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More technology, more risks

Top hazards linked to maturing health IT market


IT hazards on the annual list include caregiver distractions on mobile devices.
Photo credit: ALAMY

By Jaimy Lee
Posted: November 3, 2012 - 12:01 am ET

The growing adoption of complex health technology in hospitals is expected to reduce errors and improve the quality of care, but increased utilization of health IT-based technologies comes with its own set of risks for healthcare providers.

Three of the health technology hazards cited on the ECRI Institute's annual list of the top 10 health technology hazards are associated with the maturing health IT market. The ECRI Institute is a not-for-profit organization that researches patient safety, quality and cost-effectiveness of care.

The IT hazards on the annual list are patient-data mismatches in electronic health records and other health IT systems; interoperability failures with medical devices and health IT systems; and caregiver distractions from smartphones and other mobile devices.
The inclusion of the health IT-based technologies on the list reflects “a growing use of health IT-based technologies,” said James Keller, vice president of health technology evaluation and safety for the ECRI Institute. “It's important to adopt interoperable technology but be more mindful of the risks,” Keller said.

Only one of the items on last year's list—failure to manage changes in device connectivity with health IT—addressed health IT-related technologies.

The ECRI Institute recommends that healthcare facilities pay attention to health IT when prioritizing safety initiatives for next year, noting the complexity, potential to introduce new sources of failure, and the possibility that such failures would impact many patients before they're recognized.

Keller noted that while paper charting can also lead to errors, the ability of health IT systems to transit data to a range of technologies can multiply the effects of a clinician's or system's error. Such errors can decrease the buy-in from clinicians and create a lack of confidence in the technology itself, he added.

Other organizations have also expressed concern about the risks of health technology. Late last year, the Institute of Medicine released a report titled Health IT and Patient Safety that called for better oversight of health information technologies, such as EHRs, secure patient portals and health information exchanges.

“Designed and applied inappropriately, health IT can add an additional layer of complexity to the already complex delivery of healthcare, which can lead to unintended adverse consequences, for example dosing errors, failure to detect fatal illnesses and delayed treatment due to poor human–computer interactions or loss of data,” according to the IOM.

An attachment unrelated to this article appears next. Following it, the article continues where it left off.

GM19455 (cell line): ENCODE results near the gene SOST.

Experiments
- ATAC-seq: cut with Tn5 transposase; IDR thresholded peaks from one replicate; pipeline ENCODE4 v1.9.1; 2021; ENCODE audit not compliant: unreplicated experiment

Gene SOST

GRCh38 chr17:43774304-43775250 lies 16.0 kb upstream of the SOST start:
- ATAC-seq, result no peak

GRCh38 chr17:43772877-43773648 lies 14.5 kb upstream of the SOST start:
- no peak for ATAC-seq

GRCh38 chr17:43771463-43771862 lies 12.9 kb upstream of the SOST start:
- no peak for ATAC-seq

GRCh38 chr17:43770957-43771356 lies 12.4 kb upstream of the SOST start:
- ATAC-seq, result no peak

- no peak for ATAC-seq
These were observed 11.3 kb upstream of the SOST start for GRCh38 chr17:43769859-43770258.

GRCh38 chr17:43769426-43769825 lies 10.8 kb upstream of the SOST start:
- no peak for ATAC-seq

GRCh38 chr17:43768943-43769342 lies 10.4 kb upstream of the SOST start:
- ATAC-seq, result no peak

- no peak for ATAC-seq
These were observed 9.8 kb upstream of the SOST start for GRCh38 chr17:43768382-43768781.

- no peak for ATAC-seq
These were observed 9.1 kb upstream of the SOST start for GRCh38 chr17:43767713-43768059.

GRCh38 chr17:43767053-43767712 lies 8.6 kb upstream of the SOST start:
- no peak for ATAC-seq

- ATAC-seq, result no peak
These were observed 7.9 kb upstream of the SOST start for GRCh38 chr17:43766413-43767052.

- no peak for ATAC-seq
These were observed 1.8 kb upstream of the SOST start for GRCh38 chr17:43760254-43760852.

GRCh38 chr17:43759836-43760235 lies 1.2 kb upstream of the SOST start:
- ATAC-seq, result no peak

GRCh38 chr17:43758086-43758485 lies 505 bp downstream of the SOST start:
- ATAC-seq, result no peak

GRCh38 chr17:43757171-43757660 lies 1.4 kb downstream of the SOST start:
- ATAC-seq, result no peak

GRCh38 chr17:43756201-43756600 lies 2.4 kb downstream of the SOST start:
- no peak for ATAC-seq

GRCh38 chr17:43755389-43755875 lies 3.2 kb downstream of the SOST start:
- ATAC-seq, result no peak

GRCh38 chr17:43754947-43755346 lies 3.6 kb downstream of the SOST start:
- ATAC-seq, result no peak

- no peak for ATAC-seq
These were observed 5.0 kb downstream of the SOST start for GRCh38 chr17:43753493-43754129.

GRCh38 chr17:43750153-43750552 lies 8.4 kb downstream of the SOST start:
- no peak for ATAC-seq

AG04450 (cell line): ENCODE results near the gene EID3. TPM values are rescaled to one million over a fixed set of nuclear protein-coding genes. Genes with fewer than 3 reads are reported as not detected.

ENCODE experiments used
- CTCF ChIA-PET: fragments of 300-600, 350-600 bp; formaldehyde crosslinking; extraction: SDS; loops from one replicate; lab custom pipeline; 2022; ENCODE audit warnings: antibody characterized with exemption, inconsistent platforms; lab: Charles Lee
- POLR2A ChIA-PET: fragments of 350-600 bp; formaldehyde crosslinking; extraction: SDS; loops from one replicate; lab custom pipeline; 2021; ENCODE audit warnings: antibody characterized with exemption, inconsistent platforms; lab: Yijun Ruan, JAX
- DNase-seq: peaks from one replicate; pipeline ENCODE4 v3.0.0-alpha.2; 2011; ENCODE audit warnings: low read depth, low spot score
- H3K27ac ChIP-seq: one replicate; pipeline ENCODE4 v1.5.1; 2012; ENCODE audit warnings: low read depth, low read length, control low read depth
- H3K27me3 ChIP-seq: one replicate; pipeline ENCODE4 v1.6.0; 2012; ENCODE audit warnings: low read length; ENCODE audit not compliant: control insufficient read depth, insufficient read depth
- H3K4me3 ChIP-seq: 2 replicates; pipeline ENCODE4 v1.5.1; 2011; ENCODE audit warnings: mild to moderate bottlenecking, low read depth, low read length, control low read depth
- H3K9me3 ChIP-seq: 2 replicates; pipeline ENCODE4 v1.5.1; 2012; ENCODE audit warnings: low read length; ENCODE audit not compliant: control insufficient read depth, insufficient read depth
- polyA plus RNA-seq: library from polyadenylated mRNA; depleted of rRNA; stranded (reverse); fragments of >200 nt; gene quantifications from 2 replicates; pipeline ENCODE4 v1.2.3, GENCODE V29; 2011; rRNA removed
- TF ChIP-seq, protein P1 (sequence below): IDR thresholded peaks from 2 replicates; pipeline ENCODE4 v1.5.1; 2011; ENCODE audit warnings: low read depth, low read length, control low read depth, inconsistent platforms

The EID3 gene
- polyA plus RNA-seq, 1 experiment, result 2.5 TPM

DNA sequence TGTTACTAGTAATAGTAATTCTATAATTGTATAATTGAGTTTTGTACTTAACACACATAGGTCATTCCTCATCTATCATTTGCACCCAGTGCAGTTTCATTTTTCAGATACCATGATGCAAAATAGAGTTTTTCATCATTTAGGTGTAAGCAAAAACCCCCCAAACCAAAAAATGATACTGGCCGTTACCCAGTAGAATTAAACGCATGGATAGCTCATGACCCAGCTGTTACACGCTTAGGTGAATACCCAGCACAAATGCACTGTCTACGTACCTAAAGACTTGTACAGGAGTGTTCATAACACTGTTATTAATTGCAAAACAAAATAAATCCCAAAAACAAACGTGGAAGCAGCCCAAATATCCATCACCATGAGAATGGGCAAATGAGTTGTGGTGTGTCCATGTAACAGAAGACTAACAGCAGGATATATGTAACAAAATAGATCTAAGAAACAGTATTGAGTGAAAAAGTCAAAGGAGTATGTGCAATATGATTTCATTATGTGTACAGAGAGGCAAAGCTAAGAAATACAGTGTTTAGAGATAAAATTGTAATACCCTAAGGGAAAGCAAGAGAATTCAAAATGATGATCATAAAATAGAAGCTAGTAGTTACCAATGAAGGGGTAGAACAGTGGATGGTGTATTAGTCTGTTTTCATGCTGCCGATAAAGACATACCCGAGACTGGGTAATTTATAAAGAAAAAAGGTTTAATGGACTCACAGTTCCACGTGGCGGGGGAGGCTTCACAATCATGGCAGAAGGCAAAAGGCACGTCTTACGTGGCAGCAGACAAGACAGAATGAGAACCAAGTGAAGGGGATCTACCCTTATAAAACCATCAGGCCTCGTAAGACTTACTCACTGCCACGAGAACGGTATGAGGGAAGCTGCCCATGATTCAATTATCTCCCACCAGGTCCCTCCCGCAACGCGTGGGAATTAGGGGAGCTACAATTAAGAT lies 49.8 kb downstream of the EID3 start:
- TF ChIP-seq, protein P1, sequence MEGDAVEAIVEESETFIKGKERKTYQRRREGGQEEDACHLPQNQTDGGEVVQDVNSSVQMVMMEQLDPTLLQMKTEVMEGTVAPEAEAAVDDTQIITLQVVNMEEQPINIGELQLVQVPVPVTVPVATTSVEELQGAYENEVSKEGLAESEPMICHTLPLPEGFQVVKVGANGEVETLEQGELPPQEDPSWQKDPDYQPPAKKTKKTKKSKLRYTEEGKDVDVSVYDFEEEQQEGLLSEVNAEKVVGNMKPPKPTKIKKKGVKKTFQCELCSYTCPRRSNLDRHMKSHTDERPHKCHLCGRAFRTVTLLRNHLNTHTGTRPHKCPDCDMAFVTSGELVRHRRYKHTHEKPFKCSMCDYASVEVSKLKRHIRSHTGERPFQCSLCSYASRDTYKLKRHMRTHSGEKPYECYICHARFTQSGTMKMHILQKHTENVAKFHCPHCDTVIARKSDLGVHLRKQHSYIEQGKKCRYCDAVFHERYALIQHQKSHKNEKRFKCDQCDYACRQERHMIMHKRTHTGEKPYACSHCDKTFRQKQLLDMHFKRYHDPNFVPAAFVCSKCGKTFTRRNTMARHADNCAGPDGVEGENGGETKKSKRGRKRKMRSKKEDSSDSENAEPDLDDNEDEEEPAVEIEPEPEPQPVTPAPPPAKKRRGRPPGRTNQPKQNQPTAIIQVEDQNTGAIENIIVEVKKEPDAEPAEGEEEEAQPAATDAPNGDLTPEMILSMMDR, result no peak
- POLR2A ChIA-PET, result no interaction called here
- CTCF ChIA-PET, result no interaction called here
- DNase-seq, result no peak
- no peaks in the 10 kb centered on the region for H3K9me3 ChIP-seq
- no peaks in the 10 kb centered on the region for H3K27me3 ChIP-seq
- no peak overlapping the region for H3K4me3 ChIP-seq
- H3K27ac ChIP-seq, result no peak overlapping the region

Healthcare providers, particularly academic medical centers, have been looking at the interoperability issues between devices and health IT systems for several years.

However, many devices have historically been designed for use in isolation, and there is currently a need for manufacturers to better align their products with the vision of health IT, said Dr. Julian Goldman, director of the medical device interoperability program at Massachusetts General Hospital in Boston and the Center for Integration of Medicine and Innovative Technology.
Goldman is also the founder of a federally funded program that aims to encourage adoption of fully interoperable devices and health IT systems. The Medical Device Plug-and-Play Interoperability Program, or MDPnP, works with participating health systems to set requirements, such as sample contracting language, about how they procure and use medical devices.

The document outlining purchasing requirements was re-released in August when the Veterans Affairs Department joined as a signatory. Other participating health systems include Partners HealthCare, Kaiser Permanente and Johns Hopkins Medicine.

“We haven't, as a healthcare community, been crystal clear about what we want to achieve with interoperability of devices,” Goldman said. He added that providers have to deal with basic inoperability challenges, such as ensuring that a device's clock is set to the right time, which must be set manually on most medical devices.

Researchers gathered data from two Partners HealthCare hospitals in Boston—Massachusetts General Hospital and Brigham and Women's Hospital—as well as the Hospital of the University of Pennsylvania in Philadelphia and Johns Hopkins Hospital in Baltimore. They looked at 1,324 devices ranging from infusion pumps and ventilators to anesthesia machines and found that the average offset was about 33 minutes and the maximum offset was nearly 17 hours.

The lack of time synchronization can lead to “inaccurate time stamps of clinical data recorded in the electronic medical record” and can “complicate the synchronization of data from multiple devices when analyzing adverse events,” according to the MDPnP website. “How can we improve the quality of healthcare if we can't get the data?” Goldman said.

Other top hazards cited on this year's ECRI Institute list include alarm hazards, medication administration errors using infusion pumps, and unnecessary radiation exposures and radiation burns during diagnostic radiology procedures.
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